Cypress Knees

Since I’ve been on the road in January I haven’t been able to post until today. Regretfully weather issues kept me away from the National Arboretum in the District of Columbia, as well as the U.S. Botanic Garden near the Capitol Building.

In fact we arrived in D.C. the night before extreme cold temperatures and snow shut down both the Federal Government and much of the city the following morning. Later in the month, in Raleigh and Wilmington N.C., we encountered similar problems.

However, in a municipal park in Wilmington we stumbled on these funny Hobbit-like protuberances at the base of Cypress trees near the man-made lake.


Cypress knees?

A local photographer on assignment in the park explained that the locals claim that these little “knees” provide the Cypress trees added oxygen to help the submerged roots. Turns out this is a widely held belief, but not at all warranted. More on that when I have a chance to update this post.

The local pine tree cones in the park were huge and I couldn’t resist taking one home to the Pacific Northwest.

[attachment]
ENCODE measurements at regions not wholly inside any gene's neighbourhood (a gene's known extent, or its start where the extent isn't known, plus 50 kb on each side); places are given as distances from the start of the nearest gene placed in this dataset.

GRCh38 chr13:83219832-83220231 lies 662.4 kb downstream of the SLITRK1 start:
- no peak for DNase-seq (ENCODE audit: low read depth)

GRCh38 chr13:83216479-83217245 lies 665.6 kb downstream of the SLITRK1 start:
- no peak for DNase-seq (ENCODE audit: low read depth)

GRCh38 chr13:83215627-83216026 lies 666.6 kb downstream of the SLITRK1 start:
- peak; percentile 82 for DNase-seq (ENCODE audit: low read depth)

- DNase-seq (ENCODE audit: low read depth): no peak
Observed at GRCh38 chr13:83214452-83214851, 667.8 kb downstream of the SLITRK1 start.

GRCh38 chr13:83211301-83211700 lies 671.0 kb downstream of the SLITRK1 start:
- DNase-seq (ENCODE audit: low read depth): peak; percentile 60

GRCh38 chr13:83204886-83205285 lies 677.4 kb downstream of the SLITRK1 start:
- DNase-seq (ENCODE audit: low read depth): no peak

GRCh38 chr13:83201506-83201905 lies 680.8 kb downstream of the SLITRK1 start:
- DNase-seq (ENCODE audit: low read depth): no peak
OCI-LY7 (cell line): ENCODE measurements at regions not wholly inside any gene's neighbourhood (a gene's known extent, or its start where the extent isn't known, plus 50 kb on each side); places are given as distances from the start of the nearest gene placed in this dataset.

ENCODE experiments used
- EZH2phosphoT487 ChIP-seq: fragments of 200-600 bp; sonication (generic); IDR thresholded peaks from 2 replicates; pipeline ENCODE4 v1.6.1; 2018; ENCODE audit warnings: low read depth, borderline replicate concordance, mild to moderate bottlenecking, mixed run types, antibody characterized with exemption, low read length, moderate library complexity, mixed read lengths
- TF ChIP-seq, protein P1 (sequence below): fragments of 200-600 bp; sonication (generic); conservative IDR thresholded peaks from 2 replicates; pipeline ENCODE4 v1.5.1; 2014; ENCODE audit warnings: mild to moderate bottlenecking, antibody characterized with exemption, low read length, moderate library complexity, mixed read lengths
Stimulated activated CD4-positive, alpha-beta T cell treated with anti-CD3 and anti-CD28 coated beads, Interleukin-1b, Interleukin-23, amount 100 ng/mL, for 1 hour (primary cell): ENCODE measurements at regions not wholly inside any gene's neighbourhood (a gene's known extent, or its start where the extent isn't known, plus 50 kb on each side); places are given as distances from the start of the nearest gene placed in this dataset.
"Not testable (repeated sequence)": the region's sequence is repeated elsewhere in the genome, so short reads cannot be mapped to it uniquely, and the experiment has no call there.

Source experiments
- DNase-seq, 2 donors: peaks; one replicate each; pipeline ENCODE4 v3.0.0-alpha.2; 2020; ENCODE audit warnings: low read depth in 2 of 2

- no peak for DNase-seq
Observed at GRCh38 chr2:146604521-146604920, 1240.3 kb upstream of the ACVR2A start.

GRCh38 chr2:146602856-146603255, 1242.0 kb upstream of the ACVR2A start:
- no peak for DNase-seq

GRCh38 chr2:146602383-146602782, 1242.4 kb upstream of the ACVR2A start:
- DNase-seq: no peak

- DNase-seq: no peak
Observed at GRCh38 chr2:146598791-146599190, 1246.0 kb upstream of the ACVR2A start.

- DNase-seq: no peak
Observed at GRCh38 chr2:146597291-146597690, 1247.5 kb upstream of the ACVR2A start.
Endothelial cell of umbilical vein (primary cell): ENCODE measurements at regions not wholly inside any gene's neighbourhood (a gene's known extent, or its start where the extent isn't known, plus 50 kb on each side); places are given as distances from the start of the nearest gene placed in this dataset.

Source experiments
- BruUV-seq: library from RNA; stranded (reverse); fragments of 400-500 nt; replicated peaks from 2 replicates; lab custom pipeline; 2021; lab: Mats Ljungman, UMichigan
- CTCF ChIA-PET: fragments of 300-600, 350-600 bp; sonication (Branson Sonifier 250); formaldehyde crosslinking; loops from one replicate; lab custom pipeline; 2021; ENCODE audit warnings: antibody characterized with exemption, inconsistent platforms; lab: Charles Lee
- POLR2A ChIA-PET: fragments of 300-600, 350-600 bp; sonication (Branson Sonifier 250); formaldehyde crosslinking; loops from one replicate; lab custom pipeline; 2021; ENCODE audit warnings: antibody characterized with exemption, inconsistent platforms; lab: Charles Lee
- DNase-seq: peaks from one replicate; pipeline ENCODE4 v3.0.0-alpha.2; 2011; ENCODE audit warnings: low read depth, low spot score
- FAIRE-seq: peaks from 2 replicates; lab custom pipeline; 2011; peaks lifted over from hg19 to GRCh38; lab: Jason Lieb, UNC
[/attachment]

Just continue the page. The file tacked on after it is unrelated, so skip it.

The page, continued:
As I write, the airport in Raleigh is struggling to recover from the ice and snow, temperatures are about 17 degrees Fahrenheit. We’re hoping our flight to Florida will leave on time.

Florida knees

Taxodium distichum in Florida

A few days later in Florida we encountered more “knees” at the Green Cay Nature Center in the city of Boynton Beach, which was not surprising considering the Bald Cypress (Taxodium distichum) is found  along the coastal plain from southern Delaware to southern Florida, west to southeastern Texas, and inland along the Mississippi Valley as far north as Southern Illinois and Indiana. Nevertheless, it brought to mind the phenomenon of learning of a new word and then encountering it in speech and conversation everywhere you turn.

Now for the enigma of the knees.  It seems that oxygenation (the aeration hypothesis) is just one of many hypotheses for the function of these little tree bumps: Vegetative reproduction, mechanical support, methane emissions, nutrient accumulation and carbohydrate storage have all been proposed, but none are definitive.

Christopher H. Briand, writing in Arnoldia, the quarterly magazine of the Arnold Arboretum at Harvard, explored all the above hypotheses and concluded the function of the knees is still a mystery.  You can read his findings by downloading a PDF of the article, Cypress Knees: An Enduring Enigma.